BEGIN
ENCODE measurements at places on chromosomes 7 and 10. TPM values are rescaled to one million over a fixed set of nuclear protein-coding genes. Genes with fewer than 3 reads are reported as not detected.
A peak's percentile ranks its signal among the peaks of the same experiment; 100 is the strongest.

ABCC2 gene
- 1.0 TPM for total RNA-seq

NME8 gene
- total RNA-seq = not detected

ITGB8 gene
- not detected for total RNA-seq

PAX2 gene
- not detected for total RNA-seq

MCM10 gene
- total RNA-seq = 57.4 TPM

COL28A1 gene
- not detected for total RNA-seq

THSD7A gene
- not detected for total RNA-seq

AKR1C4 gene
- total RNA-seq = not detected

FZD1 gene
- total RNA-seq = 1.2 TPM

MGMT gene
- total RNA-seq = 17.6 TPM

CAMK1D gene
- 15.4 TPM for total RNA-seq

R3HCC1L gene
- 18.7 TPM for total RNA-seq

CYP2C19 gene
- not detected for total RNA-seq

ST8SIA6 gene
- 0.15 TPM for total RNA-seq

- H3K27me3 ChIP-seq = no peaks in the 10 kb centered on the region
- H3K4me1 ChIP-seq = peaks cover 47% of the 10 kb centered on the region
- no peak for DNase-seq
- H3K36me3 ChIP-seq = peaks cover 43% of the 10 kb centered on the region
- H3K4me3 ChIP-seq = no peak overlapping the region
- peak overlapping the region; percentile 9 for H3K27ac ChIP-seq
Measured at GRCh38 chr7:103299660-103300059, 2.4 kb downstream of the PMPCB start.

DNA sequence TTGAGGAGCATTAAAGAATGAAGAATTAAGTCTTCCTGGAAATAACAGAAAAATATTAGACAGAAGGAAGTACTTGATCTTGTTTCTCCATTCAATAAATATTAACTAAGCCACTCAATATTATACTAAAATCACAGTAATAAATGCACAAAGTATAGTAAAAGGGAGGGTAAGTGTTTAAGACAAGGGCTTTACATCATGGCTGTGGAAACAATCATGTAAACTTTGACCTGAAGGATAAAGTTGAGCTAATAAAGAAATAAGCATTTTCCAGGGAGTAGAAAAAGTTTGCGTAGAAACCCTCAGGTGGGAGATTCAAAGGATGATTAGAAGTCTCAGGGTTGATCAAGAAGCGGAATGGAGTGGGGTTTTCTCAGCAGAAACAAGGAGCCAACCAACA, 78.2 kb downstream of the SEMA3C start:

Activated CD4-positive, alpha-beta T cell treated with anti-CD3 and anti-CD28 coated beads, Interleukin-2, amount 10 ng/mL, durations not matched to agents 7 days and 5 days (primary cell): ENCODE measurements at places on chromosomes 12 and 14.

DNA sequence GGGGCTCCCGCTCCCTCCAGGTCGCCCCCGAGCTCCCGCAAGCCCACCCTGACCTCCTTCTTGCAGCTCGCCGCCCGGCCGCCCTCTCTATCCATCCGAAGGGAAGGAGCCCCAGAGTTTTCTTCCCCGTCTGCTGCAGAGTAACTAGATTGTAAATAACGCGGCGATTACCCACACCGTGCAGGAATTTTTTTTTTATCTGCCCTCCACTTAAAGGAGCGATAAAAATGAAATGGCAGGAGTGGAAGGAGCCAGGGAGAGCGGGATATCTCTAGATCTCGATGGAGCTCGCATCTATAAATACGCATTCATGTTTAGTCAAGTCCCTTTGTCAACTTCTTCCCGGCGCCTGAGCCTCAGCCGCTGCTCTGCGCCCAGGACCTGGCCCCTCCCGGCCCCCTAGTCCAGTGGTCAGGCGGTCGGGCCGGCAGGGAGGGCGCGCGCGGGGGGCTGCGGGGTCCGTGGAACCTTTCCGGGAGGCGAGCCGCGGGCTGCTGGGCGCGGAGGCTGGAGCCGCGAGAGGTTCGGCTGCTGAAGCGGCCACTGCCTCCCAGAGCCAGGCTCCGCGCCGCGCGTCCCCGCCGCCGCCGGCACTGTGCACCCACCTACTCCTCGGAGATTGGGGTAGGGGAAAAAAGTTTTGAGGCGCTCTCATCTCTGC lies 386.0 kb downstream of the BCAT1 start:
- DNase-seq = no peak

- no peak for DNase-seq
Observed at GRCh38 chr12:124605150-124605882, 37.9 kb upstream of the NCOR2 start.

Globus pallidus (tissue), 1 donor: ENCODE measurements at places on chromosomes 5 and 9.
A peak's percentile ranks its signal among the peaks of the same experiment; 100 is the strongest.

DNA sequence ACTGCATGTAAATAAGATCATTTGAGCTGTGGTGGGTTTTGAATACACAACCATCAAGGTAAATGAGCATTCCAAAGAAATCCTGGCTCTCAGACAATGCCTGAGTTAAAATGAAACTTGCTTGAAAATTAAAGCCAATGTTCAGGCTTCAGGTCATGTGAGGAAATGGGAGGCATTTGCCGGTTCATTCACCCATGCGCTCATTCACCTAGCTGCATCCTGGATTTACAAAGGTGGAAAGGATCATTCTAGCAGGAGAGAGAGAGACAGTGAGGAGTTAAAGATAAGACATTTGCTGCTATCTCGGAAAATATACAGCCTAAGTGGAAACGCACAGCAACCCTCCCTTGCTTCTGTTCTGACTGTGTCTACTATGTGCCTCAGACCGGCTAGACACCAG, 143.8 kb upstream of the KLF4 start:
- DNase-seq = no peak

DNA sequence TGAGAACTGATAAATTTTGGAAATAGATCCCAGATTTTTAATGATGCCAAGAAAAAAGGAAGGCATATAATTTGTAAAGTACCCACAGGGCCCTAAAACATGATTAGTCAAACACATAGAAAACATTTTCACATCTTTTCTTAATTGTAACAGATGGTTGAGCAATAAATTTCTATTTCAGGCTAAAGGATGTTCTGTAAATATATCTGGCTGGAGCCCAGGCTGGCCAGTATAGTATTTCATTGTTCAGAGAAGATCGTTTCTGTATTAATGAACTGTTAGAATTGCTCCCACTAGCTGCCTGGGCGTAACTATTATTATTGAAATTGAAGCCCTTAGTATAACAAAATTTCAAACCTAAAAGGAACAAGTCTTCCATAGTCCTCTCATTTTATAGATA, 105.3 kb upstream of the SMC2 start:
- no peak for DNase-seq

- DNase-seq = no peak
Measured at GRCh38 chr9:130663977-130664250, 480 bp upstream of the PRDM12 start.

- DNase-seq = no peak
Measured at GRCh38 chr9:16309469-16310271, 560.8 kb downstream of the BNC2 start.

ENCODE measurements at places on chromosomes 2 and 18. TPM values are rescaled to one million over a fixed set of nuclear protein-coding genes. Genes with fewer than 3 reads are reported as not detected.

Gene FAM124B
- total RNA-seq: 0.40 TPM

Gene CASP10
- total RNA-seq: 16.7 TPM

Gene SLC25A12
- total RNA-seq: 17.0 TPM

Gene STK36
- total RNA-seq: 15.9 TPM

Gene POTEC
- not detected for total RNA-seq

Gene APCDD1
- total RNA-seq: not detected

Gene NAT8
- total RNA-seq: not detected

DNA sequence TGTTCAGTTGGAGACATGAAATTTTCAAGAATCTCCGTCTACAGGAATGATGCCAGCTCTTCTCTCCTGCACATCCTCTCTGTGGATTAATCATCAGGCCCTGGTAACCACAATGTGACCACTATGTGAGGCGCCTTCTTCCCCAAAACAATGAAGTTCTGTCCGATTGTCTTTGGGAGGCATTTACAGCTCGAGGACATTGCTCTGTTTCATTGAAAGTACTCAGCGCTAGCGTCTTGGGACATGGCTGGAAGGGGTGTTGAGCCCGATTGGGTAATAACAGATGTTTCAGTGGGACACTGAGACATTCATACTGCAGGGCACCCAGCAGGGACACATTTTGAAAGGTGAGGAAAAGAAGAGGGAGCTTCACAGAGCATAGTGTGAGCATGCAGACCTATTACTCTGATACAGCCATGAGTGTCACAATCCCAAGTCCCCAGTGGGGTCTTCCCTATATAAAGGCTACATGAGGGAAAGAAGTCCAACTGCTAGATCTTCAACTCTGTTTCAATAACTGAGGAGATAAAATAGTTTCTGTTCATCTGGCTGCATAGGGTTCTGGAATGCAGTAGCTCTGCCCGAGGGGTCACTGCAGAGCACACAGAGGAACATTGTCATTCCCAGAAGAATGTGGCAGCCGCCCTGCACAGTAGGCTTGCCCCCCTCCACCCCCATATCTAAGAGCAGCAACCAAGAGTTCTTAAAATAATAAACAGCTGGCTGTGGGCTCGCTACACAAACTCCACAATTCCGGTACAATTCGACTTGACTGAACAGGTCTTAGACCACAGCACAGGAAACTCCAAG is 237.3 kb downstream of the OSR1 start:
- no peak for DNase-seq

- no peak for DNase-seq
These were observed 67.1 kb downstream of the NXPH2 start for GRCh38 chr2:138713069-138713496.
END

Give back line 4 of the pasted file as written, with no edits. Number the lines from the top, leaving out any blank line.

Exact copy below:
- 1.0 TPM for total RNA-seq